During a visit to the Laurens Antonius Nursing Home, which is located on the Nieuwe Binnenweg in Rotterdam, we met Wilhelmina Valk, one of the elderly residents. She told us that she was recovering from her recent hip surgery, so that her stay would only be temporary. She could not wait to go home and thanks to the hip surgery she would finally be able to do her own grocery shopping again. She enjoys it and takes pride in doing it at her age. But she did have a problem – the door of her apartment is heavy and is a hassle for her to open and close. But it would be an even bigger hassle with her now fragile hip. So she asked Thuiszorg Rotterdam if they could help her with her problem and the solution they offered her was: "Don't worry Ms. Valk, we will do your grocery shopping for you". This was not the solution that Wilhelmina was hoping for. Without her grocery shopping she would skip her daily physical and social needs and would lose her independence. Even though Thuiszorg Rotterdam would like to help, they simply don't have the manpower to fix her problem in any other way.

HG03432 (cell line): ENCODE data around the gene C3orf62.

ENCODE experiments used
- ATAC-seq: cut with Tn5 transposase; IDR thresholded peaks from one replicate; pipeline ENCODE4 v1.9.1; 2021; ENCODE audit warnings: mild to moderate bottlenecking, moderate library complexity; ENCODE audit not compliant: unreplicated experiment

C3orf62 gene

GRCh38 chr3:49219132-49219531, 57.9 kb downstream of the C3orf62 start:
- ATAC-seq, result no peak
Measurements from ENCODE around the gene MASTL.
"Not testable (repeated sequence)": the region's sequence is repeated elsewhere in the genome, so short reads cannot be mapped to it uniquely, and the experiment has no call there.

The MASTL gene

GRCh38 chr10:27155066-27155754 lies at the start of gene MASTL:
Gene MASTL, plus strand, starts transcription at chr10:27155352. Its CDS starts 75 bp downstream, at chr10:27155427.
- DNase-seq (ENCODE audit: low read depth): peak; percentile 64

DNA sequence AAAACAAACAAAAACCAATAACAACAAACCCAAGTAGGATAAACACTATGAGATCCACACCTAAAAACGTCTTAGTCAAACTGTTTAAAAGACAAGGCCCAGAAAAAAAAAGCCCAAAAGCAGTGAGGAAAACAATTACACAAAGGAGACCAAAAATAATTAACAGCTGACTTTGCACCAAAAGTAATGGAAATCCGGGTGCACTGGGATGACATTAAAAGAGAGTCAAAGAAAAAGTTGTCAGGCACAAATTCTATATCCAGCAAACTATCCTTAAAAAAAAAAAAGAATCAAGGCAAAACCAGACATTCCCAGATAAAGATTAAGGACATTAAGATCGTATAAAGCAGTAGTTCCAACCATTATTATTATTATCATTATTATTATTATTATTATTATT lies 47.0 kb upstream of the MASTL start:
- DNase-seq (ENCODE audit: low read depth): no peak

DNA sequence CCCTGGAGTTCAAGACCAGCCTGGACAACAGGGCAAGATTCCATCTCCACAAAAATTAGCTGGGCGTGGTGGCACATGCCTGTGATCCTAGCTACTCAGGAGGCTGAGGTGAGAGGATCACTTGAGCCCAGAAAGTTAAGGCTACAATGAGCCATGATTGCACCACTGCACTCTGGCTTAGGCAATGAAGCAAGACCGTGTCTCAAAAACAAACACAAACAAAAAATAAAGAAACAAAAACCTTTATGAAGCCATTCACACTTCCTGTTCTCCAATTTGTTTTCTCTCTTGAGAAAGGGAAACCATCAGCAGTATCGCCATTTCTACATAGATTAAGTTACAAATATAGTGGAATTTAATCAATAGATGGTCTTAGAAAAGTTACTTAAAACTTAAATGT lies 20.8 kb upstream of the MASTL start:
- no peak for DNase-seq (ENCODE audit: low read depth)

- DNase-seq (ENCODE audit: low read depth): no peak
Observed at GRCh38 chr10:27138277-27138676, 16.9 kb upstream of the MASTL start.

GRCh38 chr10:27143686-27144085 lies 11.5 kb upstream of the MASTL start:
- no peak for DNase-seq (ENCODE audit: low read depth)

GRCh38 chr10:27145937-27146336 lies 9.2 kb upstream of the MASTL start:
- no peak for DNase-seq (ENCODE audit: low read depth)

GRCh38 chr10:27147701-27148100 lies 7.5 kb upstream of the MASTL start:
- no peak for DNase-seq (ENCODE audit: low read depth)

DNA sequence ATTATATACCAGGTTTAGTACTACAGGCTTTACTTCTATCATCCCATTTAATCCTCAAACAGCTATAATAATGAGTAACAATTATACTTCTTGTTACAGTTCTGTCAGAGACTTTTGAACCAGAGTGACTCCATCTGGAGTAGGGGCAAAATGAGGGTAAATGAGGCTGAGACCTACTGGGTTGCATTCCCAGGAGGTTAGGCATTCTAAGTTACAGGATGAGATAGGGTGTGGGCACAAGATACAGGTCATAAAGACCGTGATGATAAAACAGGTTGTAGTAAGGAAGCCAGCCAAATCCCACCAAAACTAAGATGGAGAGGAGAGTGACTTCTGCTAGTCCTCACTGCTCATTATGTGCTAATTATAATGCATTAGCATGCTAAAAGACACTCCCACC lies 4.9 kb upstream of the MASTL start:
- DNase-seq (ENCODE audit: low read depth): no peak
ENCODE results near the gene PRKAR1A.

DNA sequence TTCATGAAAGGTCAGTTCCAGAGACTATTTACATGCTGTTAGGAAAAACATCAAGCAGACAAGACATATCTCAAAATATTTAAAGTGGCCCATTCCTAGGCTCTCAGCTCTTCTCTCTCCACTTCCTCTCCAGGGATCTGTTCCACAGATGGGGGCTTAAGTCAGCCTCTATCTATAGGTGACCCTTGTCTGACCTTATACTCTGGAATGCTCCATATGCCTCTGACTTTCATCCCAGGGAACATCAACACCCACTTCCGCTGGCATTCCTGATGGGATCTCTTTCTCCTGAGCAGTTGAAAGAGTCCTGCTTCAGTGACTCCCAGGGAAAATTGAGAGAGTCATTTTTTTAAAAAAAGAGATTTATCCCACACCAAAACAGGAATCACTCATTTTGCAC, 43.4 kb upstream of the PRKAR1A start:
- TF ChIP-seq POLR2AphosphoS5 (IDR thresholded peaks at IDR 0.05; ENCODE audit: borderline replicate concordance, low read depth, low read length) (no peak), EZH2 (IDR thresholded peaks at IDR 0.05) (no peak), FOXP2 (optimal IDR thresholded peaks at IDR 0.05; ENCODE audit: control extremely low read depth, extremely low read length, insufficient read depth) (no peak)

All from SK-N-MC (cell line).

Sadly Wilhelmina is not the only elderly person with a story like this. A lot of other elderly people who we spoke to were bothered by the fact that they had lost the feeling of being in control of their own situations, lives and decisions. The fact is that things change the older we get. We all become less physically able. This could start out as physical challenges but could also lead to a negative impact on our psychological state. These changes may not only be frightening, but may also be hard to accept. The fear of change and decline only gets bigger when you start needing help from an organisation like Thuiszorg Rotterdam. This leads to a paradox: elderly people want help to stay independent, but when Thuiszorg Rotterdam tries to help by taking over and offering general solutions, it only takes their independence away. So we wanted to find a way to support the independence of the elderly by letting them find solutions themselves.